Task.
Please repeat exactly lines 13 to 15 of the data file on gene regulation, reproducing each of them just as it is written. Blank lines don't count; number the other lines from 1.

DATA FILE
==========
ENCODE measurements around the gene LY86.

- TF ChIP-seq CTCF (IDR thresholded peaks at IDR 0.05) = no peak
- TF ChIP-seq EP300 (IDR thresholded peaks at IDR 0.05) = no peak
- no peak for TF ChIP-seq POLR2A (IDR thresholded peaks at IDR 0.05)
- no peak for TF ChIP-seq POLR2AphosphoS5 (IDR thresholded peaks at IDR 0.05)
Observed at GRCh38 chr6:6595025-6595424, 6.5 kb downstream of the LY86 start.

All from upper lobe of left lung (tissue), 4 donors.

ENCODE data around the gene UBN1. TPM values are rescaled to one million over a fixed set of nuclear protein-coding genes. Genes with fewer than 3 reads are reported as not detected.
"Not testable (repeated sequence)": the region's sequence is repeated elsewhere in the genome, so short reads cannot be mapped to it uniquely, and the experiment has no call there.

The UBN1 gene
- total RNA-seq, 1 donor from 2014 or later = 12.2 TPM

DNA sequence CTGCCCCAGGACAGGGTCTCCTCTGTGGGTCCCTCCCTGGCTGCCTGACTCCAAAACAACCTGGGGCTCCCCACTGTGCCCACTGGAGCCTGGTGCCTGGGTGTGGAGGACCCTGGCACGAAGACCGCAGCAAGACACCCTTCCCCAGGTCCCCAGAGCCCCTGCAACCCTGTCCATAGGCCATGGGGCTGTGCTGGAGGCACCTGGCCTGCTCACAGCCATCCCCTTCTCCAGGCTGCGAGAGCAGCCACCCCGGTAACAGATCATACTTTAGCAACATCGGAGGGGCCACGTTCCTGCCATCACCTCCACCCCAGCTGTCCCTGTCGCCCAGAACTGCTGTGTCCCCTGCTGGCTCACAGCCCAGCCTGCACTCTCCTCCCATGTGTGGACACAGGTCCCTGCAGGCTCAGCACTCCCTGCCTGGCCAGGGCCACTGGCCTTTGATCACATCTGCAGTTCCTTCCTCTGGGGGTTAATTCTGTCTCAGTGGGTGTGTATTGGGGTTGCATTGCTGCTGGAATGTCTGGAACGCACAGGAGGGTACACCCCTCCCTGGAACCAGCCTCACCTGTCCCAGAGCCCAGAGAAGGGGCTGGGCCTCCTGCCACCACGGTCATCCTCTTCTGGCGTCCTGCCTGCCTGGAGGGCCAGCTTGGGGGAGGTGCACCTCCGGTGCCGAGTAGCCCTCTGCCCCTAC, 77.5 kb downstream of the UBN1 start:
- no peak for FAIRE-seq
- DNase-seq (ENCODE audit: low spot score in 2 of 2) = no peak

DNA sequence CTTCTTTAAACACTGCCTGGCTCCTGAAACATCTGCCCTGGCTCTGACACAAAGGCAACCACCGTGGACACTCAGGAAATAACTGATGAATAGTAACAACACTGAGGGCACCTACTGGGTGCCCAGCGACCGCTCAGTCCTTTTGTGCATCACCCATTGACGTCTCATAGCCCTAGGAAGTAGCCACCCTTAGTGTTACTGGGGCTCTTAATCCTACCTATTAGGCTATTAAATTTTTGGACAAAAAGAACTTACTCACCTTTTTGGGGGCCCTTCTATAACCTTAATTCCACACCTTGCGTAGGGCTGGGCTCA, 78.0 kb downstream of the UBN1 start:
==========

- no peak for FAIRE-seq
- DNase-seq (ENCODE audit: low spot score in 2 of 2) = no peak

DNA sequence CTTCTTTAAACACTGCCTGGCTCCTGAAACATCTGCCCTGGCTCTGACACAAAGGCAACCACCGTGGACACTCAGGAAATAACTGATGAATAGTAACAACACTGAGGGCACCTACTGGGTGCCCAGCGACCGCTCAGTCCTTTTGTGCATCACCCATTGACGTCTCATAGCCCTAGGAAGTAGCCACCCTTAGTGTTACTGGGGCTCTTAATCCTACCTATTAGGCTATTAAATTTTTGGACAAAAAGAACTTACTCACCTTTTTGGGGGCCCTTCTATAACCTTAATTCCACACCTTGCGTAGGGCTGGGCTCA, 78.0 kb downstream of the UBN1 start: